According to the Daily Southtown, a quiet Charles Flowers sat sandwiched Monday between landlords accused of keeping derelict buildings and tenants with stories of rent checks lost in the mail.
The regional schools chief appeared in eviction court Monday - the deadline to move out of the Westchester space his office leased and pay more than $10,000 in back rent. But before standing in front of the judge, Flowers and the folks of Westchester School District 92 1 / 2 had reached an agreement the judge signed off on.
Flowers, who voluntarily moved out of the school's building Friday, gets 120 days to pay the $10,762 in back rent he owes the district.
School district attorney Jeff Goelitz said Flowers blamed his inability to pay the rent on late payments from the state.
"If they receive the money from the state, they have to pay up within 24 hours of receipt of it," Goelitz said.
Flowers' office is nearly $1 million in debt, according to a state audit. The Cook County state's attorney's office is investigating Flowers for alleged financial and ethical misdeeds and suing him for defaulting on a $190,000 taxpayer-backed loan.
The new location for the Suburban Cook County Regional Office of Education is at 2600 S. 25th Ave. in Broadview. The regional office's corner space in the two-story office building - which backs up to a warehouse and is flanked by a nearby trucking company's semi trucks - was open to the public Monday.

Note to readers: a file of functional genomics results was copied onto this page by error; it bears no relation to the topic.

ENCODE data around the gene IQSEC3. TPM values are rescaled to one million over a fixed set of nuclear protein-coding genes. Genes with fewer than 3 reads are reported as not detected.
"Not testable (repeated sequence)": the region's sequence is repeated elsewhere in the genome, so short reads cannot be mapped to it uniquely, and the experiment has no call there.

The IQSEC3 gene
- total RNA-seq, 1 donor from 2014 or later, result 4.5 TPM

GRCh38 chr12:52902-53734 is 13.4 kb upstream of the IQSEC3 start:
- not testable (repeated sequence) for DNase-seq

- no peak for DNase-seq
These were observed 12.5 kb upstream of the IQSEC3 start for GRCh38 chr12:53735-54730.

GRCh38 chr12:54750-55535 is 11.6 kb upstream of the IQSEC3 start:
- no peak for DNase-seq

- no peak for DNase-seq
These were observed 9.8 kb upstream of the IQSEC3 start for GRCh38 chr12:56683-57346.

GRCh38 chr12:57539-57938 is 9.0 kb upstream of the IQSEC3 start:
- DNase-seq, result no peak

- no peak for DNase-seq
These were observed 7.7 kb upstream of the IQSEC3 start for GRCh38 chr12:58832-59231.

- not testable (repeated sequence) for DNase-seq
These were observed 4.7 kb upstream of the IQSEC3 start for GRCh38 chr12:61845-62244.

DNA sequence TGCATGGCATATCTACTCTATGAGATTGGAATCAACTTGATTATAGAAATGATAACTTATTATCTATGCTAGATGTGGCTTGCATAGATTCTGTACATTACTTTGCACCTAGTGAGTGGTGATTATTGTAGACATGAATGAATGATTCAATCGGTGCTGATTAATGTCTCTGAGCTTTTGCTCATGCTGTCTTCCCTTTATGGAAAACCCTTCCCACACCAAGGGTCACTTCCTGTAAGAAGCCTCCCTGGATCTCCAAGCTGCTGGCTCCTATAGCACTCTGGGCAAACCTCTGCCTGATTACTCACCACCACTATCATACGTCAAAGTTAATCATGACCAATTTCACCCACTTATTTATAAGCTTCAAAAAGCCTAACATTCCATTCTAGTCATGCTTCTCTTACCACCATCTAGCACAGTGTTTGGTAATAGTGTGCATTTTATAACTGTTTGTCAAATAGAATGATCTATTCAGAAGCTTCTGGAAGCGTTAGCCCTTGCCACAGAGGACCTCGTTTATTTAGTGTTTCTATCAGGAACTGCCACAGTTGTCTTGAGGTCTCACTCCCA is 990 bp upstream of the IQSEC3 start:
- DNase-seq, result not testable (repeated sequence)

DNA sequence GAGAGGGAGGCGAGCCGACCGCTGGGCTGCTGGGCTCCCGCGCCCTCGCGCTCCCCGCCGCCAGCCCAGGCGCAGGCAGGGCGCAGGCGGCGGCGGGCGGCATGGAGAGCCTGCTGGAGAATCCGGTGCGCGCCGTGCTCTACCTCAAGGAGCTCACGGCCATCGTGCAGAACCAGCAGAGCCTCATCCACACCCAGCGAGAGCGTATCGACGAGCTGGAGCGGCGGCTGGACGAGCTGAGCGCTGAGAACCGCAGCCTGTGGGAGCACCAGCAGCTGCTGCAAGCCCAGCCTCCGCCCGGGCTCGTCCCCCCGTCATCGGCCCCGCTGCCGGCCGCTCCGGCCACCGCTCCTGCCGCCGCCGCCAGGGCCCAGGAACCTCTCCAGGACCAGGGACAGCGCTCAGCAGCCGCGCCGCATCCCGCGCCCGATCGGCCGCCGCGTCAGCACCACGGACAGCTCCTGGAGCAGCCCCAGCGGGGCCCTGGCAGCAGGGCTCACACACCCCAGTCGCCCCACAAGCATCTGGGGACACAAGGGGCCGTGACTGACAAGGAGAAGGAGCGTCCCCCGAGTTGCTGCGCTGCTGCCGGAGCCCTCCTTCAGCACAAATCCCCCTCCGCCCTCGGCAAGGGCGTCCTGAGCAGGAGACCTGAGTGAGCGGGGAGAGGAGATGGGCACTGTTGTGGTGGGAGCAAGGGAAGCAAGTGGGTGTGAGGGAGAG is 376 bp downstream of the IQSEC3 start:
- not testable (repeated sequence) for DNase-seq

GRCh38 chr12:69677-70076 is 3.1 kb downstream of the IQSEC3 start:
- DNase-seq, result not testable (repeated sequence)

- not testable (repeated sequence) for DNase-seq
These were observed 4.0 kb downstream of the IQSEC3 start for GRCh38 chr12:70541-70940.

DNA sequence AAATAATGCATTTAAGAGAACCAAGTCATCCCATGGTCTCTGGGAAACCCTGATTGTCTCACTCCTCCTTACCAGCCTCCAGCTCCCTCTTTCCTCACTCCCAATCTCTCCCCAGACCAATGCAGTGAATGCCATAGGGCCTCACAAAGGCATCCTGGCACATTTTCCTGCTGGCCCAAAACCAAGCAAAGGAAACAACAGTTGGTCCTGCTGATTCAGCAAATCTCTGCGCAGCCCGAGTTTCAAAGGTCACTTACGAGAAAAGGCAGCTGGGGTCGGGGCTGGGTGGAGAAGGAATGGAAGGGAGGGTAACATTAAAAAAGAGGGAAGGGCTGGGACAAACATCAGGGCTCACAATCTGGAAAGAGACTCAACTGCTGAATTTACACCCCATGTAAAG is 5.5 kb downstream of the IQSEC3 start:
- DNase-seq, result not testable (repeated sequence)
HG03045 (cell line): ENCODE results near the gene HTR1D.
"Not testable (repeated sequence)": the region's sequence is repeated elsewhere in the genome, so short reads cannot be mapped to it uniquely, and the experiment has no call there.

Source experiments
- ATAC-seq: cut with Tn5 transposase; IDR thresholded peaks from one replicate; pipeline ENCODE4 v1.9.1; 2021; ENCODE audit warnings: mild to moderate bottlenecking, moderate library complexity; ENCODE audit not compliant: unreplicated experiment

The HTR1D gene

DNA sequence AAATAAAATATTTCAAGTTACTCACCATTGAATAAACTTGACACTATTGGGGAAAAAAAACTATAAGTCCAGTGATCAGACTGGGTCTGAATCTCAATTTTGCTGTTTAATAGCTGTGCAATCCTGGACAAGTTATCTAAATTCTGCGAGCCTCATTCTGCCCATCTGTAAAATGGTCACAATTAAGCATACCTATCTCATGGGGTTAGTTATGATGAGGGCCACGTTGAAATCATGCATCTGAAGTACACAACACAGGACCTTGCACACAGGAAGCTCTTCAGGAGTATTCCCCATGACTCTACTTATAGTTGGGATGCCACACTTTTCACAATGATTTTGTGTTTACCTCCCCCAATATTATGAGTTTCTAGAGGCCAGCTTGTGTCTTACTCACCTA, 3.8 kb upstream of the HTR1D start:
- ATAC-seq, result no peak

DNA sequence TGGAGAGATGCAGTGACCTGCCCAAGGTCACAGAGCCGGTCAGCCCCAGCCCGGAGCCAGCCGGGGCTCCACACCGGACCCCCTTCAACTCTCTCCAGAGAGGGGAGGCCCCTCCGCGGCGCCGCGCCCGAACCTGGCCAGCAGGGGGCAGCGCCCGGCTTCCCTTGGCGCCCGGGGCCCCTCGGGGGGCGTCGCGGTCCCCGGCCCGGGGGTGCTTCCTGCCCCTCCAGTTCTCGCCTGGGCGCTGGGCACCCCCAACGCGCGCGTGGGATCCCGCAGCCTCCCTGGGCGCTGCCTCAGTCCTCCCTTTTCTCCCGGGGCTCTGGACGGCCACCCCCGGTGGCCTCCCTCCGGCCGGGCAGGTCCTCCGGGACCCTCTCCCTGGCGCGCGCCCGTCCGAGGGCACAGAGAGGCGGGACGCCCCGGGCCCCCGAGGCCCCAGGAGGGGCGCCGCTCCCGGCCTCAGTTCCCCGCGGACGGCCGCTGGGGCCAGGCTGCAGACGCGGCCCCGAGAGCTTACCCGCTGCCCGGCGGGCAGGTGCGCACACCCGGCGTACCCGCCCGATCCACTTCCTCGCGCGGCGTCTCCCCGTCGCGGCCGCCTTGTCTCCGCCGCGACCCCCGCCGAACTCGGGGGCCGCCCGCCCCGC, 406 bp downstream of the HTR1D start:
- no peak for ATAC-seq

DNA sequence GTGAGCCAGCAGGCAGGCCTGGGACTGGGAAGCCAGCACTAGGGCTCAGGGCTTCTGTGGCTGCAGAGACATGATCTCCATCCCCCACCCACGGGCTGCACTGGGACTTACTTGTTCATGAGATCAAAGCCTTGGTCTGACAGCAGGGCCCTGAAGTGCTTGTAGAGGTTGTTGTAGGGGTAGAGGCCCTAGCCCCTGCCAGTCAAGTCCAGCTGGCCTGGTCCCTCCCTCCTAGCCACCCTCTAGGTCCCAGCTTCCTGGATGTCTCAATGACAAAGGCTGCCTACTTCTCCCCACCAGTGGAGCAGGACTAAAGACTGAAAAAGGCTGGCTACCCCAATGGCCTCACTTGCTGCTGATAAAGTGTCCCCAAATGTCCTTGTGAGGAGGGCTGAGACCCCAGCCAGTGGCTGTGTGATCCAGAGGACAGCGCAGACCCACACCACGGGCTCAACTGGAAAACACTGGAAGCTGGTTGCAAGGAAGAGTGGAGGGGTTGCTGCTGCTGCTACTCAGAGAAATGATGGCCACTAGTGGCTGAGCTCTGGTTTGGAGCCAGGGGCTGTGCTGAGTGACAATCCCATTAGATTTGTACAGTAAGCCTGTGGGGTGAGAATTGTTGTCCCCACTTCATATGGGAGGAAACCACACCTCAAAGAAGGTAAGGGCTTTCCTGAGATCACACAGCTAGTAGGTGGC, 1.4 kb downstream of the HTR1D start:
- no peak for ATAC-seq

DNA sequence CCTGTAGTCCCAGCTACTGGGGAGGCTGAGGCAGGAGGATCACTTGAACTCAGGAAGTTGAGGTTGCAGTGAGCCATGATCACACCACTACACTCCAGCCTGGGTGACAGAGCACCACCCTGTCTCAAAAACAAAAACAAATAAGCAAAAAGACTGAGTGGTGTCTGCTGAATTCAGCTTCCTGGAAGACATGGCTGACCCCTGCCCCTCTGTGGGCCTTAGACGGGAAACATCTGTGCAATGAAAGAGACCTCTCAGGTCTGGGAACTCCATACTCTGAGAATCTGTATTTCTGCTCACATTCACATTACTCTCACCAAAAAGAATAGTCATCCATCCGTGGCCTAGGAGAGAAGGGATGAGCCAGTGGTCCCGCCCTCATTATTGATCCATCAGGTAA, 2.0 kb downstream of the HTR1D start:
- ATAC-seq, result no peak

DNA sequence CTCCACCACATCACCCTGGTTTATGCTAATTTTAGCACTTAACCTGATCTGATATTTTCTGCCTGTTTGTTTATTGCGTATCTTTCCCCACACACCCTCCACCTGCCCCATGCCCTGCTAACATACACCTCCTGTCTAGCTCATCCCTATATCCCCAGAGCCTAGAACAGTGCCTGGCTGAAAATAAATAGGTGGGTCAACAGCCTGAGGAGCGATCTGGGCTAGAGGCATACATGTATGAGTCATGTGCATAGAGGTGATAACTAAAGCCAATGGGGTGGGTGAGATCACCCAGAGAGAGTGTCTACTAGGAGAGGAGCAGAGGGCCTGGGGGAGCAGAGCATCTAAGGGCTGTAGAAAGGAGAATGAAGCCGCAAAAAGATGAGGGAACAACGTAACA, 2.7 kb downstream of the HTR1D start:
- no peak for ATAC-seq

Flowers' office has been paying back rent in installments, according to documents obtained through the Freedom of Information Act. In July, he was about $20,000 behind on rent for February through July.
State law requires the county board in every county except Cook to provide a suitable space for the regional office. The state hasn't paid out the Suburban Cook County Regional Office of Education or any other regional office of education since July 1, Illinois State Board of Education spokeswoman Mary Fergus said.
The state has set aside more than $70,000 in state grant money for Flowers' office, but the comptroller has yet to cut the checks, Fergus said.
"We're backlogged over $3 billion in bills going back to the first of August because the revenues just aren't there," Illinois Comptroller Dan Hynes' spokesman Alan Henry said. "I'm sure (Flowers' office is) in the queue somewhere. I'm not sure when they'll get the money."
Flowers, who did not answer a reporter's questions Monday, is due back in court Feb. 8. If he hasn't paid up in 120 days, it's up to the school district to take the next step.
"The board's option would be to go to court to ask the (regional office of education) to make good on the order, to pay up," Goelitz said. "We haven't had that discussion yet."